Now and again scientists think of interesting ways to use our space missions in contexts for which they were not designed. I’m thinking, for example, of the ‘pale blue dot’ image snapped by Voyager 1 in 1990, an iconic view that forcibly speaks to the immensity of the universe and the smallness of the place we inhabit. Voyager’s cameras, we might recall, were added only after a debate among mission designers, some of whom argued that the mission could proceed without any cameras aboard.

Fortunately, the camera advocates won, with results we’re all familiar with. Now we have a project out of The SETI Institute that would use a European Space Agency mission in a novel way, one that also challenges our thinking about our place in the cosmos. Daniela de Paulis, who serves as artist in residence at the institute, is working across numerous disciplines with researchers involved in SETI and astronautics to create A Sign in Space, the creation of an ‘extraterrestrial’ message. This is not a message beamed to another star, but a message beamed back at us.

The plan is this: On May 24, 2023, tomorrow as I write this on the US east coast, ESA’s ExoMars Trace Gas Orbiter, in orbit around Mars, will transmit an encoded message to Earth that will act as a simulation of a message from another civilization. The message will be detected by the Allen Telescope Array (ATA) in California, the Green Bank Telescope (GBT) in West Virginia and the Medicina Radio Astronomical Observatory in Italy. The content of the message is known only to de Paulis and her team, and the public will be in on the attempt to decode and interpret it. The message will be sent at 1900 UTC on May 24 and discussed in a live stream event beginning at 1815 UTC online.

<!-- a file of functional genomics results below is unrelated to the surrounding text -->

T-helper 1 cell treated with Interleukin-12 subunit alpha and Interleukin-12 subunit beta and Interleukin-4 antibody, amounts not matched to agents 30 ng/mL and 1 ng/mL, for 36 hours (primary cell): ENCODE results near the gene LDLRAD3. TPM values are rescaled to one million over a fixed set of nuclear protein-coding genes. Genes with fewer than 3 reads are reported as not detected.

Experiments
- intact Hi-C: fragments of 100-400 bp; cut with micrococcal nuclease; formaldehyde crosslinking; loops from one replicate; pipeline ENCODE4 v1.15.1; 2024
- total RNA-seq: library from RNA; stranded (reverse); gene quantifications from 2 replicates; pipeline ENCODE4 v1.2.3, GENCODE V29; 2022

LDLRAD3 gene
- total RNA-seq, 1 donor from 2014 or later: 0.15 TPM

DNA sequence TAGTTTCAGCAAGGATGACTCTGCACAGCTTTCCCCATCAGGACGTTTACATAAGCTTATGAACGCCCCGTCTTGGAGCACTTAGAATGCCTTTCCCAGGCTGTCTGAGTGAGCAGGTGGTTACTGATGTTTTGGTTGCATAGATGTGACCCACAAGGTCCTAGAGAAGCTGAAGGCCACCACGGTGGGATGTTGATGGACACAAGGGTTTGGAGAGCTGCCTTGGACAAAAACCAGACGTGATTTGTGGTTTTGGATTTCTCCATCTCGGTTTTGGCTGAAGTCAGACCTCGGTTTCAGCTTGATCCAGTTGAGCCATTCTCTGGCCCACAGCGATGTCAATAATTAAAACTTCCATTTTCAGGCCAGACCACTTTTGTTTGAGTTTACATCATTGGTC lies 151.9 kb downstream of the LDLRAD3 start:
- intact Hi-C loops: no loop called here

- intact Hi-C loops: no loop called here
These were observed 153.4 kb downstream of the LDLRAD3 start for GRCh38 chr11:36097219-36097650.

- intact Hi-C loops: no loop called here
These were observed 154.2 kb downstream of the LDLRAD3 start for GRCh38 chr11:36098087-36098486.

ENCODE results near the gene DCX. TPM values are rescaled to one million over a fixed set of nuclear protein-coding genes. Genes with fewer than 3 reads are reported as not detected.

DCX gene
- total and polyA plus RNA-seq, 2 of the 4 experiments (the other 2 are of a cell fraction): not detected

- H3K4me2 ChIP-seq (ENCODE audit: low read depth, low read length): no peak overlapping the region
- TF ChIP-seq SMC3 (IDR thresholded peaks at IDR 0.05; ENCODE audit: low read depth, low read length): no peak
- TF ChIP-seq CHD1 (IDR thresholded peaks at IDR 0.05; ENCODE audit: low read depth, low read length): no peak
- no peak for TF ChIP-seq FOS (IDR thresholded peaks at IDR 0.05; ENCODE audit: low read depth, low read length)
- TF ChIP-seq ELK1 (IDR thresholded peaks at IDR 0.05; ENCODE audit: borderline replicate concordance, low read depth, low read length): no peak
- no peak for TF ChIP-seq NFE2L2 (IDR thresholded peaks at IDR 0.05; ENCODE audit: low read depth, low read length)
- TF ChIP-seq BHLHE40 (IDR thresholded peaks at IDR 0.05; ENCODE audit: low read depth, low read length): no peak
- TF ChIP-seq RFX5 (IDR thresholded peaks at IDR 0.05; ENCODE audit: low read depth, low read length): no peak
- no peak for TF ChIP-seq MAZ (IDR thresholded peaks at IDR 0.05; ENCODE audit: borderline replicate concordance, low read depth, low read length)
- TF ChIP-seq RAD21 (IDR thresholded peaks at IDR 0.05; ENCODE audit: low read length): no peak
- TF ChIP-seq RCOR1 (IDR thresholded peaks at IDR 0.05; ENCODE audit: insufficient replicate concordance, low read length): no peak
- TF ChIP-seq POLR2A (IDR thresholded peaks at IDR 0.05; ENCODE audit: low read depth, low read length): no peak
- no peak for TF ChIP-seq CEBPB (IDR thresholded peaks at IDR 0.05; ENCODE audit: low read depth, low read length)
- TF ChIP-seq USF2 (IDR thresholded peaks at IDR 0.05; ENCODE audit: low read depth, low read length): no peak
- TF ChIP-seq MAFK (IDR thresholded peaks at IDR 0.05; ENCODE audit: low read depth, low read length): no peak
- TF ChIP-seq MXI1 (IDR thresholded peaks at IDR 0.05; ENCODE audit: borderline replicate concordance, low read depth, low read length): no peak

The signal should reach Earth some 16 minutes after transmission, hence the timing of the live stream event. This should be an enjoyable online gathering. According to The SETI Institute, the live stream, hosted by Franck Marchis and the Green Bank Observatory’s Victoria Catlett, will feature key team members – scientists, engineers, artists and more – and will include control rooms from the ATA, the GBT, and Medicina.

Daniela de Paulis points to the purpose of the project:

“Throughout history, humanity has searched for meaning in powerful and transformative phenomena. Receiving a message from an extraterrestrial civilization would be a profoundly transformational experience for all humankind. A Sign in Space offers the unprecedented opportunity to tangibly rehearse and prepare for this scenario through global collaboration, fostering an open-ended search for meaning across all cultures and disciplines.”

The data are to be stored in collaboration with Breakthrough Listen’s Open Data Archive and the storage network Filecoin, the idea being to make the signal available to anyone who wants to have a crack at decoding it. A Sign in Space offers a Discord server for discussion of the project, while findings may be submitted through a dedicated form on the project’s website. For a number of weeks after the signal transmission, the A Sign in Space team will host Zoom discussions on the issues involved in reception of an extraterrestrial signal, with the events listed here.